EK seems to think that the law of gravity doesn't apply to then. But sooner or later fragmentation will kill their ability to maintain pricing control with large seat counts.


User currently offlineMariner From New Zealand, joined Nov 2001, 25693 posts, RR: 85
Reply 16, posted (7 years 6 months 1 week 1 day 21 hours ago) and read 3048 times:
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Quoting AirFrnt (Reply 15):
As soon as competition started flying the same routes, with greater frequency but smaller plane sizes, even Pan Am's most lucrative routes were kaput.

I can promise you that on the Pacific routes, at least from Oz/NZ, that wasn't the problem with Pan Am.

mariner



aeternum nauta
User currently offlineAirFrnt From United States of America, joined Jul 2004, 2829 posts, RR: 42
Reply 17, posted (7 years 6 months 1 week 1 day 21 hours ago) and read 3045 times:

Quoting Mariner (Reply 16):
I can promise you that on the Pacific routes, at least from Oz/NZ, that wasn't the problem with Pan Am.

My reference on that statement is from "Skygods"


User currently offlineMariner From New Zealand, joined Nov 2001, 25693 posts, RR: 85
Reply 18, posted (7 years 6 months 1 week 1 day 21 hours ago) and read 3034 times:
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Quoting AirFrnt (Reply 17):
My reference on that statement is from "Skygods"

I can only reiterate my comment about Oz/NZ/Pacific. No one was flying anything smaller - American and Continental tried the DC-10's at some point, but both went away.

I can't remember what NWA used, but they were only there briefly as well.

And I think that for the longest time, Qantas only had 747's?

mariner



aeternum nauta
User currently offlineAirFrnt From United States of America, joined Jul 2004, 2829 posts, RR: 42
Reply 19, posted (7 years 6 months 1 week 1 day 21 hours ago) and read 3029 times:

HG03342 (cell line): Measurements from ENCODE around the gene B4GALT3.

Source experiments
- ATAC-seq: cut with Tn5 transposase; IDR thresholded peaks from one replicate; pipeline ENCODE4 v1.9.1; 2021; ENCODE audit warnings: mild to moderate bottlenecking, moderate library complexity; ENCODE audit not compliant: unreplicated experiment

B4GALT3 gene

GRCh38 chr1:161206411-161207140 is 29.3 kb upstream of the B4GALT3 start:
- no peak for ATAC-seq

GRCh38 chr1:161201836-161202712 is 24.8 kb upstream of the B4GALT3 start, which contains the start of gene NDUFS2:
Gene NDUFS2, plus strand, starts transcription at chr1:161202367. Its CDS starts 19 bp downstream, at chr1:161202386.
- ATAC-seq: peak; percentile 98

Quoting Mariner (Reply 18):

I am willing to grant that the Oz routes might be different, if for no other reason then geographical challenges. However, the point still stands that carriers came in and flooded Pan Am routes, and made it impossible to simultaneously fill the seats, and keep a decent margin on them.


User currently offlinePlaneHunter From Germany, joined Mar 2006, 6939 posts, RR: 77
Reply 20, posted (7 years 6 months 1 week 1 day 21 hours ago) and read 3025 times:

Quoting AirFrnt (Reply 15):
To avoid what happened to Pan Am in the 70/80s. As soon as competition started flying the same routes, with greater frequency but smaller plane sizes, even Pan Am's most lucrative routes were kaput.

EK has always been in direct competition with European and Asian carriers and a few years ago QR and EY entered the market - but EK has expanded further and increased profits. PA's structure and network were different.

Quoting AirFrnt (Reply 15):
EK has never seen a large aircraft that they didn't order. (Jury still being out on the 748i).

What do you mean with "large aircraft"? Widebodies?

Quoting AirFrnt (Reply 15):
You can't just add capacity endlessly and expect that the market will always be there for the birds.

I don't think they are naive and don't realize the risks. But you can bet they have clauses in the contracts which other carriers don't...

Quoting AirFrnt (Reply 15):
EK seems to think that the law of gravity doesn't apply to then.

Time to hire a "real" MBA?  Wink

Quoting AirFrnt (Reply 15):
But sooner or later fragmentation will kill their ability to maintain pricing control with large seat counts.

EK will continue add secondary gateways to its network and offer even more connections throughout the world. In Germany alone, STR, CGN, TXL/SXF or NUE could be new destinations - which can't expect so many other long haul airlines anytime soon.


PH



Nothing's worse than flying the same reg twice!
User currently offlineMariner From New Zealand, joined Nov 2001, 25693 posts, RR: 85
Reply 21, posted (7 years 6 months 1 week 1 day 20 hours ago) and read 2978 times:
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Quoting AirFrnt (Reply 19):
However, the point still stands that carriers came in and flooded Pan Am routes, and made it impossible to simultaneously fill the seats, and keep a decent margin on them.

That may be true, at least in part. But I think it ignores many of the other things that were happening at that time, and I don't think you can dump it on the big planes. Were they not flying A300's or A310's by the end?

Yet Qantas was profitable with all all 747 fleet. I never flew on anything other than a 747 with profitable Singapore.

While Mr. Gandt may have been there, I would not call his view of things entirely objective. I remember being told - with some force - by a Pan Am Captain why Qantas must fail and Pan Am can only succeed.

I would rather say that Pan Am was a woefully mis-managed company.

mariner



aeternum nauta